Travel

Where to enjoy the season’s scares in Boston

A ghost of a visitor walks through Boston’s historic Granary Burying Ground on a Halloween past.

JOHN TLUMACKI/GLOBE STAFF/FILE 2005

A ghost of a visitor walks through Boston’s historic Granary Burying Ground on a Halloween past.

Specters are believed to mingle in Boston’s historic burying grounds, and a handful of turn-of-the-century taverns and hotels serve a mix of spirits and ghost stories. Here are some places you can catch ghosts, channel notable Bostonians, and enjoy the season’s scares.

TO-DIE-FOR DRINKS

AND DINNERS

The Warren Tavern: One of Paul Revere’s favorite haunts to sip a spirit or two, this 1870 Charlestown tavern is the oldest in Massachusetts.

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MaryLee Trettenero, a popular Boston psychic, has conducted four paranormal investigations at the tavern. “When we do paranormal investigations [between 1:30 a.m. and 7 a.m.] with equipment, we first ask the manager if anyone has seen apparitions,” she says. “One of the waitstaff has seen a Victorian woman dressed in black in the front room of the Warren Tavern. This is also where most of the paranormal activity registers on our devices when we do investigations.”

Trettenero says one of the bartenders has also seen an apparition of a man in a wig and tights across from the bar near the porthole window, and the manager has heard the mysterious click of high heels outside his basement office.

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Visit during Trettenero’s haunted Charlestown tour. www.warrentavern.com

Connie Miller

Park Restaurant & Bar.

Park Restaurant & Bar: In the heart of Harvard Square, Park is located in a dungeon where convicted witches were once held. “To this day, the staff often notes odd occurrences — papers being moved, computers being turned on and off,” says a restaurant spokesperson. “On opening night, a glass shelf holding expensive bottles of whiskey came crashing down!”

Channel the ghosts of colonists at this handsome restaurant by ordering the New England hasty pudding (a favorite of those days) topped with poached local cranberries and vanilla ice cream. www.park
cambridge.com

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Ned Devine’s: In Boston, you’ve got to have at least one haunted Irish bar. Ned Devine’s in Faneuil Hall is the chosen one. “Some of the staff and management have claimed to hear voices and see a colonial woman spirit at night,” says a restaurant spokesperson. Come to the Halloween party to raise a pint and see for yourself. www.neddevinesboston.com

HAUNTED HOTEL

Omni Parker House: This hotel may be celebrated as the place where the Boston cream pie was conceived. But this time of year it’s all about the ghost of Harvey Parker, who founded the hotel 160 years ago. There have been sightings by guests in the past of the heavy-set, mustachioed owner and there are other ghostly encounters in the building. For example, elevators are often called to the third floor — the same floor Charles Dickens occupied — when no button had been pushed (Dickens’s ghostwriter?). A security officer reported seeing a shadow of a man wearing a stovepipe hat on the wall in the oldest section of the hotel. And, on the 10th floor, the sound of rocking chairs has reportedly kept guests awake all night, despite there being no rocking chairs in the hotel, and bellmen have seen bright orbs of light floating down the floor’s corridor. www.omnihotels.com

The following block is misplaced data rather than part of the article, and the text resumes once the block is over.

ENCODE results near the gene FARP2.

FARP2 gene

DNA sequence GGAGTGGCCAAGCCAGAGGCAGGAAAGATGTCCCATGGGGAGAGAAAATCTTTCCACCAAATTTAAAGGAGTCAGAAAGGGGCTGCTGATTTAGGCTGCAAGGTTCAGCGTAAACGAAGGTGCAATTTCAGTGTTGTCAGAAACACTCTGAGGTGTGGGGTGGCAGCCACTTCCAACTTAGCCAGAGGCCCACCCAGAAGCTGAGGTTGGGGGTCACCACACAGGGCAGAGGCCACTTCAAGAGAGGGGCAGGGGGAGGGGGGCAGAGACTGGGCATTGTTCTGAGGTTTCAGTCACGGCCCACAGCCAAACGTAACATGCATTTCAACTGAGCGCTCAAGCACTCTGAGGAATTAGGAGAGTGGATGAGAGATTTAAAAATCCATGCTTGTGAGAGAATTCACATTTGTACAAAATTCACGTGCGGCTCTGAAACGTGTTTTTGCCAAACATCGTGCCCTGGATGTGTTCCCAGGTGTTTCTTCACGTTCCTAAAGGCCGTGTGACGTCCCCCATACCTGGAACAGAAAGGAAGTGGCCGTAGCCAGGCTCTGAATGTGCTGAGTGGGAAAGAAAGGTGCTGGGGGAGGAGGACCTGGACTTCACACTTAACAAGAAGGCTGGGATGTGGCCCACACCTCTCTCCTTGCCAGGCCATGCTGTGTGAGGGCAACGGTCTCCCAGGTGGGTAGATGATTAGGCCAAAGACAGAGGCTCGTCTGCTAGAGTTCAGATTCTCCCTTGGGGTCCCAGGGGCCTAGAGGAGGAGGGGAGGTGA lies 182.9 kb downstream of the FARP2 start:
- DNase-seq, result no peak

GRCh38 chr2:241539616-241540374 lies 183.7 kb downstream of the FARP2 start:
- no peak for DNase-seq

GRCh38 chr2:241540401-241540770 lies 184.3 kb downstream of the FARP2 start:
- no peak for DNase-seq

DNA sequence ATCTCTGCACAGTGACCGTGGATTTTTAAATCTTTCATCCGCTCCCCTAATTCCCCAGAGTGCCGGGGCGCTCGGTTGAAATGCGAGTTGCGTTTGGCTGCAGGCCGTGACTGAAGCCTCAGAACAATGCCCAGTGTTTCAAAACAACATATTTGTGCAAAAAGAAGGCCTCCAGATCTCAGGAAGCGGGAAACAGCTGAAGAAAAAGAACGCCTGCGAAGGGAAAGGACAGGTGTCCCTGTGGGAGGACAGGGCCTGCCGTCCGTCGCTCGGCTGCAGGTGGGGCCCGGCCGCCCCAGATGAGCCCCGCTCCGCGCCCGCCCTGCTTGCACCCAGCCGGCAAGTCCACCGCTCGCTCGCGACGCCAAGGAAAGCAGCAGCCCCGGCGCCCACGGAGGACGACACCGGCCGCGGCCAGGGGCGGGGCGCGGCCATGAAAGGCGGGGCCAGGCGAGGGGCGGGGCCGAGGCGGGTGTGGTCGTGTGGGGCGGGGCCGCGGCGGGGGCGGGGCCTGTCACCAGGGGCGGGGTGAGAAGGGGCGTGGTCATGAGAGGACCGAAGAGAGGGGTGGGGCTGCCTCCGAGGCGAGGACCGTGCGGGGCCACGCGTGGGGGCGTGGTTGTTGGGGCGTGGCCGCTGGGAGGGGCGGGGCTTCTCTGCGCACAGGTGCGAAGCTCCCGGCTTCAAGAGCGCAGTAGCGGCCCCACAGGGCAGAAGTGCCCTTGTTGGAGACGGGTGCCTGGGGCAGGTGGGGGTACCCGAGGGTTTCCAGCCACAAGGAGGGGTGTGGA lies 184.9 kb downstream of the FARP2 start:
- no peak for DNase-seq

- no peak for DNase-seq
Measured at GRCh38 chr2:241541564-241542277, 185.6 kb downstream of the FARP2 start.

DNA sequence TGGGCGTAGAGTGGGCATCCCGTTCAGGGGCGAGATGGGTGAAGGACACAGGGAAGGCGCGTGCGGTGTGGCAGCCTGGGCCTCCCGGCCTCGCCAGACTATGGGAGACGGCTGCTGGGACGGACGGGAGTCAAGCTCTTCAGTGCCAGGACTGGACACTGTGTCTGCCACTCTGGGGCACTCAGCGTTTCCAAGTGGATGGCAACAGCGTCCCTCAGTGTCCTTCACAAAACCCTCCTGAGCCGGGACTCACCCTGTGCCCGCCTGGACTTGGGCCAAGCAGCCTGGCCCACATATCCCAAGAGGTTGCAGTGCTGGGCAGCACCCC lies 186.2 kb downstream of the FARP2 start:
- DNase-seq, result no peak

Boston Omni Parker House.

TERRIFYING TOURS

Haunted Boston Ghost Tours: This 90-minute, family-friendly walking ghost tour begins at the Central Burying Ground in the Boston Common and ends at the Omni Parker House, hitting on spots along the way like Boston’s haunted T stop and the site where many public executions took place. The lantern-lighted tour runs nightly through mid-November, and all ages are welcome. www.hauntedboston.com

Boston Night Tour: Upper Deck Trolley Tours has a new one this season, the Boston Night Ghost Tour, a trolley ride through Boston’s streets to discover its haunted past. The hour-and-a-half tour departs from Faneuil Hall, but it is not all about the ride — part of the experience involves a walking tour to visit burying grounds. Through Oct. 31. www.boston
nighttour.com

Ghosts and Gravestones: On this hour-and-a-half tour, you’ll stroll Boston’s 400-year-old burying grounds while listening to ghastly tales spun by a cast of characters. The tour is performed as part of the city’s Parks & Recreation Department and its Historic Burying Grounds initiative, and a portion of ticket proceeds go toward maintenance of Boston’s historic cemeteries (each tour visits two of the three burying grounds including Copp’s Hill Burying Ground, The Granary Burying Ground and King’s Chapel Burying Ground). The tours run through Oct. 31. May not be appropriate for children 13 and younger, and children under 7 are not allowed. Reservations are required. 866-754-9136, www.ghostsandgrave
stones.com

The Spirits of Charlestown Haunted Historical Ghost Tours: Led by psychic MaryLee Trettenero, this 90-minute tour departs from Charlestown’s City Square Park, snakes along the Freedom Trail in Charlestown, and ends at Warren Tavern. You’ll discover “ancient energies embedded in the soil that reveal little known facts and forgotten history” and possibly capture orbs in your photos. Post-tour, throw back a Sam Adams and enjoy a bite at haunted Warren Tavern (tour participants get 10 percent off food) while you learn about the tavern’s paranormal investigations. Through Oct. 30; private tours also available. www.bos
tonintuitive.com

Laurie Wilson can be reached at laurieheather@yahoo.com.
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